New England

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New England comprises six small states: Connecticut, Rhode Island, Massachusetts, Vermont, New Hampshire, and Maine. Dense deciduous forests and hills cover the interior landscape with a long Atlantic coastline with islands, inlets, and estuaries.

Originally, several native Algonquin-speaking tribes, such as the Wampanoag and Massachusett tribes, inhabited this region. During 17th-century colonial England, Puritans arrived, and after learning to cultivate maize (native corn), beans, and squash from the natives, established themselves—and their faith.

Others escaping religious and political persecution flooded the region in the coming decades—although many brought with them their own religious fears and social intolerances. A century and a half later, a revolution began. Independence was declared, a war was won, and the country was born. This area, which helped lead the cause, is abundant in this colonial heritage.

Unfortunately, in the process, little remains of the natives who cared for this land for thousands of years. However, the influence of the natives and their ways remain in the traditional Thanksgiving meal and the regional clam bake. Since then, fried clams became New England’s take on English fish and chips; though clam chowder might be a French import, the clear broth version is straight from Rhode Island along with clam cakes.

Next on the menu are lobster rolls—either the chilled Maine version dressed in mayonnaise or the warm Connecticut way with drawn butter. Other specialties owing their roots to the natives who introduced cornmeal to the Pilgrims: johnnycakes are cornmeal pancakes; Indian pudding is a custard of cornmeal and molasses; anadama bread is a yeast bread of cornmeal and dark molasses.

Today, this region preserves its cultural and architectural heritage, prestigious education, stunning natural beauty, and culinary specialties of the land and sea. Each distinct season is on display and enjoyed by residents and visitors alike. Come explore the history and charm of New England!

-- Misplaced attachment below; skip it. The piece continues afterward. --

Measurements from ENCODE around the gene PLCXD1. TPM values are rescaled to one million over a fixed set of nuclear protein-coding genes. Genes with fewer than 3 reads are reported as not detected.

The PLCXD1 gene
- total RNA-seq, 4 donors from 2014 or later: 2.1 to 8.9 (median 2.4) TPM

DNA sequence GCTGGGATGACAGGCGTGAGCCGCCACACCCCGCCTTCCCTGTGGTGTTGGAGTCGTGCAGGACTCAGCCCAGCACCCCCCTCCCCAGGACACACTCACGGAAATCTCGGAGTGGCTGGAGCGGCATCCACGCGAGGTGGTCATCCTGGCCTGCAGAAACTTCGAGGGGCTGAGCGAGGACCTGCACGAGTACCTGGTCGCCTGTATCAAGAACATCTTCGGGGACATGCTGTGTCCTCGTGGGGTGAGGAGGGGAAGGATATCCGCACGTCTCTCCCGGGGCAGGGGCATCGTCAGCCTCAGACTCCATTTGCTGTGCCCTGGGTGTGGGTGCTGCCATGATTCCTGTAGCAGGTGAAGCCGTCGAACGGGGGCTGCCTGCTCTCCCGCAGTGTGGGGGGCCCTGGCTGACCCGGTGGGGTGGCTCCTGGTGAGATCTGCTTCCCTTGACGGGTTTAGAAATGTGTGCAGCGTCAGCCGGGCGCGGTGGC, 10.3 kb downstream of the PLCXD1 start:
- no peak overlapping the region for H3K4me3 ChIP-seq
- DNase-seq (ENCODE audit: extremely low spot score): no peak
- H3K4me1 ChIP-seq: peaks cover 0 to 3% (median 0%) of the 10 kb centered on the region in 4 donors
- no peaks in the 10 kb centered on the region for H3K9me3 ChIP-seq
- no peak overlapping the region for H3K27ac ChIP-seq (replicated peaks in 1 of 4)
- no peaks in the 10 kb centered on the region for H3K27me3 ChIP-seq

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Hartford (state capital), New Haven (Yale University), Mystic (port), Stamford

Rhode Island

Providence (state capital), Newport (mansions)


Boston (state capital and largest city in New England), Plymouth (1st colonial settlement), Salem (Puritan witchcraft trials), Cape Cod, Martha’s Vineyard, Nantucket, the Berkshires, oysters, clams (clam chowder)


Montpellier, covered bridges, dairy farms, maple syrup

New Hampshire

Concord (state capital), Manchester (largest city), Portsmouth (steepled church colonial town), White Mountains, Lake Winnipesaukee, grapes


Augusta, Portland, lobster, crab, oysters, clams



Yale University, New Haven
Photo by Ali Giaudrone


Known for old money and top-tier education, Connecticut holds the country’s highest per-capita income rate. The original colony, which was founded in 1636, became one of the original 13 states. Many of the country’s oldest colonial towns and fur trade settlements remain from the time when lumber and fishing were their primary resources.

The state capital of Hartford, among the oldest of US cities, was established on the Connecticut River that divides the state. The Dutch first explored the river in 1614, began extensive trade with the native Pequot tribe, and set up a fort at what became Hartford in 1633.

Enticed by the River Indians of the Connecticut Valley who battled with the Pequots, the English expanded north from Windsor and Wethersfield, the state’s first Puritan settlements of 1633, establishing Hartford in 1636 to gain leverage over the Dutch. English colonists combined these settlements to create the original Connecticut Colony. Upon defeating the Pequot tribe of the Thames Valley in 1637, the English united with the Saybrook colony (est. 1636) to the east in 1644 and moved into the Pequot land to establish New London at the strategic Thames River mouth in 1646.

Other English Puritans developed a separate, though unchartered, New Haven Colony in 1638, which came to include the towns of Milford, Guilford, and Stamford. Ultimately, New Haven united with Connecticut and incorporated as one of the 13 colonies when they petitioned for and received a royal charter in 1662 from Charles II. For 156 years, this charter was upheld until 1788 when Connecticut ratified the US Constitution.

Today, in the coastal city of New Haven, the prestigious and beautiful Yale University, founded in 1701, is one of nine colonial colleges. Near the early settlement of New London and Stonington (est. 1649) sits the historic shipbuilding and whaling port of Mystic, one of the prettiest towns along the coast. Connecticut is also known for thin-crust pizza and red chowder.